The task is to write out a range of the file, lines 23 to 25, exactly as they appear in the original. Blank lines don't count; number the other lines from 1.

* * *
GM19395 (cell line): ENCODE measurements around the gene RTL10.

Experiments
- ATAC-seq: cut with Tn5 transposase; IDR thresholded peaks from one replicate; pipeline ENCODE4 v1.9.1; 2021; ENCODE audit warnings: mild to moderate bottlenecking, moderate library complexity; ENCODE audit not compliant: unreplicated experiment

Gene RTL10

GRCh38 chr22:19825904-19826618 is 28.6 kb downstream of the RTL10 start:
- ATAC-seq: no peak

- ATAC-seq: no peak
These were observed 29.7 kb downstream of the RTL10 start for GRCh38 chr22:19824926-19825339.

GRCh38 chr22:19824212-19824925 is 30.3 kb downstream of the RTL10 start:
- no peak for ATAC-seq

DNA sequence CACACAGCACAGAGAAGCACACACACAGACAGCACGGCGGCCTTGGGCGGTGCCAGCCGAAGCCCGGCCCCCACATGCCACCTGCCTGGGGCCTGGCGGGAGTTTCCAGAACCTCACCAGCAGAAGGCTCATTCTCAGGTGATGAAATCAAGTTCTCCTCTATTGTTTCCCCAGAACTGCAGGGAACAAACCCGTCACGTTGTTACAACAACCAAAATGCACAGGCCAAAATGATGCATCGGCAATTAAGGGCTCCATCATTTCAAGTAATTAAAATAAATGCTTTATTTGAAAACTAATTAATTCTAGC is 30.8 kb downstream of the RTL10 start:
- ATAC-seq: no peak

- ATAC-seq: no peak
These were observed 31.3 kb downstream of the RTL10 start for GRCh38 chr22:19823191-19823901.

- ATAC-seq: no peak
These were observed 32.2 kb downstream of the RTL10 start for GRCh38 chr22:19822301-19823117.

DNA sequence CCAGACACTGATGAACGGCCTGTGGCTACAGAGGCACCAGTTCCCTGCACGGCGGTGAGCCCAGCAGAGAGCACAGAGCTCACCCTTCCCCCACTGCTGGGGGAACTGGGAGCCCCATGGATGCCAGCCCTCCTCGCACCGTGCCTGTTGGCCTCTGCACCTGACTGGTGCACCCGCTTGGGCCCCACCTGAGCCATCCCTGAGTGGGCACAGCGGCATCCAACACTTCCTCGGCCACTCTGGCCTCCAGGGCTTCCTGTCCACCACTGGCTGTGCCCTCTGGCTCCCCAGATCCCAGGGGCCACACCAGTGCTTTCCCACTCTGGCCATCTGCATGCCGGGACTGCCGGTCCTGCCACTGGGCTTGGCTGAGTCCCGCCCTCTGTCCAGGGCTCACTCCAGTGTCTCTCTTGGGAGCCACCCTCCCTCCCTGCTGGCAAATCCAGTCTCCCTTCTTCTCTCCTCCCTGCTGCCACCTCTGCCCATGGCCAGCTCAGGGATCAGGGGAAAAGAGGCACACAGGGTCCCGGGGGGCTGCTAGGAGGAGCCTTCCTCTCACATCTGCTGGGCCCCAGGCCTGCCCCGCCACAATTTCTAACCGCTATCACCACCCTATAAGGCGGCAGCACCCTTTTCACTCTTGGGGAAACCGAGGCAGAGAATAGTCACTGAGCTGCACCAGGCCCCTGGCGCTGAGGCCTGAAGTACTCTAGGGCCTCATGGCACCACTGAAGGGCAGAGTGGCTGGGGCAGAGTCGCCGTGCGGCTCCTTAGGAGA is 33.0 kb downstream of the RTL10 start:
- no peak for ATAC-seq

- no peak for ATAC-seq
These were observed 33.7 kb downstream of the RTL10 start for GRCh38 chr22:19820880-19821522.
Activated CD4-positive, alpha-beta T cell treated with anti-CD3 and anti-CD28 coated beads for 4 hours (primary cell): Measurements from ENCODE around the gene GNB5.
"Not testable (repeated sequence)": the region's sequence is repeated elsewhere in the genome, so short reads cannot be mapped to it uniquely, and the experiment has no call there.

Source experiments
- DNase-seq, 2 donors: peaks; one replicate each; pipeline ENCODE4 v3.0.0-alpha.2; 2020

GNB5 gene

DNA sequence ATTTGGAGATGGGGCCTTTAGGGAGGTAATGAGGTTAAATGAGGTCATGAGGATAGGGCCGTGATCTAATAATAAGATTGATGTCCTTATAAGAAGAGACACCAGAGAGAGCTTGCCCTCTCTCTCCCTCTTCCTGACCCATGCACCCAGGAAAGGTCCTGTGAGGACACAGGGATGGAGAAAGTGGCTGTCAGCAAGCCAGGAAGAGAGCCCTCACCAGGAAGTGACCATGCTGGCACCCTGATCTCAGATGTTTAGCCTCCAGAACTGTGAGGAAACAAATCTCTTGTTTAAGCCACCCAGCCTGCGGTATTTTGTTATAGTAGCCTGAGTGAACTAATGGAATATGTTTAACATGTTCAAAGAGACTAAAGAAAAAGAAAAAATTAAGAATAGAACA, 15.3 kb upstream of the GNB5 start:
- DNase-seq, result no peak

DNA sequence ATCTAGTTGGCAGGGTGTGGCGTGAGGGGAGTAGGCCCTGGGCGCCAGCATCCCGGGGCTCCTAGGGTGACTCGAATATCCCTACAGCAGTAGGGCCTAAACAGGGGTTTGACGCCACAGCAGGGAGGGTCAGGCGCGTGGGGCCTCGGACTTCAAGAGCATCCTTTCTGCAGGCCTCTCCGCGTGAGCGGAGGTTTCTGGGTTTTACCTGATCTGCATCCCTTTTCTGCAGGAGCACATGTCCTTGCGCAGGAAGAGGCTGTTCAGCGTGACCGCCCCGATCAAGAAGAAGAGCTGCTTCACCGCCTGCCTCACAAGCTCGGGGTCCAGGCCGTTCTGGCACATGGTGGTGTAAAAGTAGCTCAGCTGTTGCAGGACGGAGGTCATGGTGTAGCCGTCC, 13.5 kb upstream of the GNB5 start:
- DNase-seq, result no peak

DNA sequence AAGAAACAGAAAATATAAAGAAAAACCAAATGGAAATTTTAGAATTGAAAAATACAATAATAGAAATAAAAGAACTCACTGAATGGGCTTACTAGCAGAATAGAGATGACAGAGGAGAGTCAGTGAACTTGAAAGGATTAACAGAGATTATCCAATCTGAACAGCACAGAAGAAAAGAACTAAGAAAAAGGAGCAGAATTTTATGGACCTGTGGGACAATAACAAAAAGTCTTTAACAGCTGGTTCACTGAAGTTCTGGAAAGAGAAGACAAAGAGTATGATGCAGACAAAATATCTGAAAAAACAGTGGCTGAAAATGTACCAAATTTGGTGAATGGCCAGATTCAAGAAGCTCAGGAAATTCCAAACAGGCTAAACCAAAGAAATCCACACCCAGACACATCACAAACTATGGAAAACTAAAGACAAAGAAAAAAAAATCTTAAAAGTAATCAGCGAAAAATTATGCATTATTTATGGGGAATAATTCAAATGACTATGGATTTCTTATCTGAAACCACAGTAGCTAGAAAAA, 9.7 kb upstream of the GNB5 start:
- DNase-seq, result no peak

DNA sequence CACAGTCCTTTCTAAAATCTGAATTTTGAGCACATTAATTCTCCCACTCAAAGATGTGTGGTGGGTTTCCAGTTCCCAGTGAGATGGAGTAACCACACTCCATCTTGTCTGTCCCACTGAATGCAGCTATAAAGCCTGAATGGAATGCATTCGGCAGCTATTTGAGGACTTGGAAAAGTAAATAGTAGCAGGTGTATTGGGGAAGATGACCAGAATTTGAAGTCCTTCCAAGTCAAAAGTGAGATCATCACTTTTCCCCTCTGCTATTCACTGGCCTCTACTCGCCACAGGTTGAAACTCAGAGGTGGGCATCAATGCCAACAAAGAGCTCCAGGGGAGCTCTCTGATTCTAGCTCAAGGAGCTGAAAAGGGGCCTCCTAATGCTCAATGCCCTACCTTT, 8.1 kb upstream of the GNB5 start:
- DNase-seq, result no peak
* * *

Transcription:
Source experiments
- DNase-seq, 2 donors: peaks; one replicate each; pipeline ENCODE4 v3.0.0-alpha.2; 2020

GNB5 gene